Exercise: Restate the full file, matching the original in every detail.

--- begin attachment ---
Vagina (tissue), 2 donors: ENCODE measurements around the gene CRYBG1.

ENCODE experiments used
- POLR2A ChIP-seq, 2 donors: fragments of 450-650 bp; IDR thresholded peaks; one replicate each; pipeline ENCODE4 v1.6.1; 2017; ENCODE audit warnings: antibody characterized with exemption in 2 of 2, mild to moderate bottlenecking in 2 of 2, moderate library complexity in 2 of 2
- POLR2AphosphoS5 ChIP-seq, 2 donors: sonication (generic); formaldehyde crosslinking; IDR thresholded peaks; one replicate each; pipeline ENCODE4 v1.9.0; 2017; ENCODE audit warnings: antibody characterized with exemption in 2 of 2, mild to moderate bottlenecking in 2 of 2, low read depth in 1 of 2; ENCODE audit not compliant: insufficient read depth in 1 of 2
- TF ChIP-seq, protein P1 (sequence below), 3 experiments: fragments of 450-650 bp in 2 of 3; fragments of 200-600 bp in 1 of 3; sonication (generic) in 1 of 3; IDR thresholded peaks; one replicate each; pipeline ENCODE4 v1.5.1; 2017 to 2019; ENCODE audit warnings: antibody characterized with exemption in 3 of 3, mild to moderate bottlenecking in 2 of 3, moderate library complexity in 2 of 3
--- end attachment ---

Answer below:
Vagina (tissue), 2 donors: ENCODE measurements around the gene CRYBG1.

ENCODE experiments used
- POLR2A ChIP-seq, 2 donors: fragments of 450-650 bp; IDR thresholded peaks; one replicate each; pipeline ENCODE4 v1.6.1; 2017; ENCODE audit warnings: antibody characterized with exemption in 2 of 2, mild to moderate bottlenecking in 2 of 2, moderate library complexity in 2 of 2
- POLR2AphosphoS5 ChIP-seq, 2 donors: sonication (generic); formaldehyde crosslinking; IDR thresholded peaks; one replicate each; pipeline ENCODE4 v1.9.0; 2017; ENCODE audit warnings: antibody characterized with exemption in 2 of 2, mild to moderate bottlenecking in 2 of 2, low read depth in 1 of 2; ENCODE audit not compliant: insufficient read depth in 1 of 2
- TF ChIP-seq, protein P1 (sequence below), 3 experiments: fragments of 450-650 bp in 2 of 3; fragments of 200-600 bp in 1 of 3; sonication (generic) in 1 of 3; IDR thresholded peaks; one replicate each; pipeline ENCODE4 v1.5.1; 2017 to 2019; ENCODE audit warnings: antibody characterized with exemption in 3 of 3, mild to moderate bottlenecking in 2 of 3, moderate library complexity in 2 of 3